Note: This article, originally published in 1998, was updated in 2006 for the eBook edition.
Francium may be the rarest element found on the Earth's surface. Some experts believe that no more than 15 grams (less than an ounce) of the element exists in the Earth's crust. The element was discovered in 1939 by French chemist Marguerite Perey (1909-975). All isotopes of francium are radioactive.
Discovery and naming
Francium was one of the last naturally-occurring elements to be discovered. Chemists had been searching for it since the development of the periodic table.
In the early 1900s, nearly all boxes on the periodic table had been filled. One element had been found to fit into each box. By the 1930s, only three remained empty—elements with atomic numbers of 43, 85, and 87.
Group 1 (IA)
This search produced a number of incorrect results. For example, American chemist Fred Allison (1882-1974) announced the discovery of elements 85 and 87 in 1931. He suggested the names of alabamine and virginium, in honor of the states in which he was born (Virginia) and where he worked (Alabama). But other scientists were not able to confirm Allison's discoveries.
Element 87 was isolated by Perey, who was studying the radioactive decay of the element actinium while working at the Curie Institute in Paris, France. Radioactive elements like actinium break apart spontaneously, giving off energy and particles. This process results in the formation of simpler new elements.
Perey found that 99 percent of all actinium atoms decay into thorium . The remaining one percent breaks down into a new element, number 87. She suggested the name francium, in honor of her homeland, France.
Physical and chemical properties
Until very recently, there was not enough francium to permit a study of its properties. In 1991, scientists confirmed that the element was similar to the other alkali metals above it on the periodic table. The alkali metals are the elements in Group 1.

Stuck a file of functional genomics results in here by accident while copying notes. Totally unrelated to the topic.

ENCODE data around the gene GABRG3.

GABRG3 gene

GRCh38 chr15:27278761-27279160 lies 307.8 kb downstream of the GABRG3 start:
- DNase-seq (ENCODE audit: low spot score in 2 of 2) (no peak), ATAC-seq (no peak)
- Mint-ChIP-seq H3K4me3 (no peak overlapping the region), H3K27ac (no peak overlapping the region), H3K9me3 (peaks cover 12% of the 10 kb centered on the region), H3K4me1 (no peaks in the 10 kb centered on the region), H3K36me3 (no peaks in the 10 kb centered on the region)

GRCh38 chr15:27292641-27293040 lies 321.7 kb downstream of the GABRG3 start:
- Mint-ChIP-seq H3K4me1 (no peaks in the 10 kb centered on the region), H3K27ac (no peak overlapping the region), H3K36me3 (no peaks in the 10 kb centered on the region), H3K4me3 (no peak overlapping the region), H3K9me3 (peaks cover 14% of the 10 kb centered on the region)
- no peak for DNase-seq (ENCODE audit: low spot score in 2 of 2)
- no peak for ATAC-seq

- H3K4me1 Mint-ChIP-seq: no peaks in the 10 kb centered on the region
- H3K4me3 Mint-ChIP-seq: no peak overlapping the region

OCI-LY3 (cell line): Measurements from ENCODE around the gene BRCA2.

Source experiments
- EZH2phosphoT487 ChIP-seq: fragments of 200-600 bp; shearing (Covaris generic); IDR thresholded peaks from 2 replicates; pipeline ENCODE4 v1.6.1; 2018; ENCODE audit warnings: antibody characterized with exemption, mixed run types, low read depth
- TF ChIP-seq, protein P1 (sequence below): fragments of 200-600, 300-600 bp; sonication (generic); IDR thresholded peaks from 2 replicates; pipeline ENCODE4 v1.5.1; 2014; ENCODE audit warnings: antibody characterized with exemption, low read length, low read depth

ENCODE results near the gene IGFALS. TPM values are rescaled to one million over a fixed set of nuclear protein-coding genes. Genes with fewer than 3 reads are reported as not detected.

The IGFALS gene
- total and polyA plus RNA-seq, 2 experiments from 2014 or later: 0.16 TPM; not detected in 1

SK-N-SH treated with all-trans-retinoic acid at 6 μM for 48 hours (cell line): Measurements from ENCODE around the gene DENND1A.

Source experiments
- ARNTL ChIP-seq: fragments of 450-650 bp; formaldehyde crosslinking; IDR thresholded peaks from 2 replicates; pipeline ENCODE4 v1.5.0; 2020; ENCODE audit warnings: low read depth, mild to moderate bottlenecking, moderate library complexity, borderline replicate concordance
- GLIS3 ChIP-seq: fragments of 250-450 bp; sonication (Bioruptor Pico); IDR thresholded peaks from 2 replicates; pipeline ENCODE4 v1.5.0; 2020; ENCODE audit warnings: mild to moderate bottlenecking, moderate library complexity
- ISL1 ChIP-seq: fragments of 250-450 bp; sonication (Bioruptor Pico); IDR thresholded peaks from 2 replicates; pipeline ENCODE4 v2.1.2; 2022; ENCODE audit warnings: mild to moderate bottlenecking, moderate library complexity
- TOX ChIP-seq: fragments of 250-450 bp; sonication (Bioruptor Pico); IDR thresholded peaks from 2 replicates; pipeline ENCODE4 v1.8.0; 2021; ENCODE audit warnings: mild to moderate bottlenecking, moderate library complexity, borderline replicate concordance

Occurrence in nature
Francium is now produced in particle accelerators. A particle accelerator is also called an atom smasher. This machine accelerates small particles, like protons, to nearly the speed of light, 300,000,000 kilometers per second (186,000 miles per second). The particles collide with target atoms, such as copper, gold , or tin . Target atoms fragment, forming new elements and particles.
The most important work on francium is being conducted at the State University of New York at Stony Brook. Scientists there have found a way to trap a collection of francium atoms in the middle of a magnetic field. They can be held there long enough for scientists to perform measurements.
Francium may be the rarest element found on the Earth's surface. Some experts believe that no more than 15 grams (less than an ounce) of the element exists in the Earth's crust.
Nearly twenty isotopes of francium have been found. The most stable is francium-223. Isotopes are two or more forms of an element. Isotopes differ from each other according to their mass number. The number written to the right of the element's name is the mass number. The mass number represents the number of protons plus neutrons in the nucleus of an atom of the element. The number of protons determines the element, but the number of neutrons in the atom of any one element can vary. Each variation is an isotope.
Marguerite Perey | French physicist
M arguerite Perey (1909-75) was a French physicist who discovered the element francium. Perey was interested in science even as a small child. However, her father died early on, and there was no money for Perey to attend a university. Instead, she found a job at the Radium Institute in Paris. The Radium Institute had been founded by Marie Curie (1867-1934) and her husband, Pierre Curie (1859-1906), to study radioactive materials.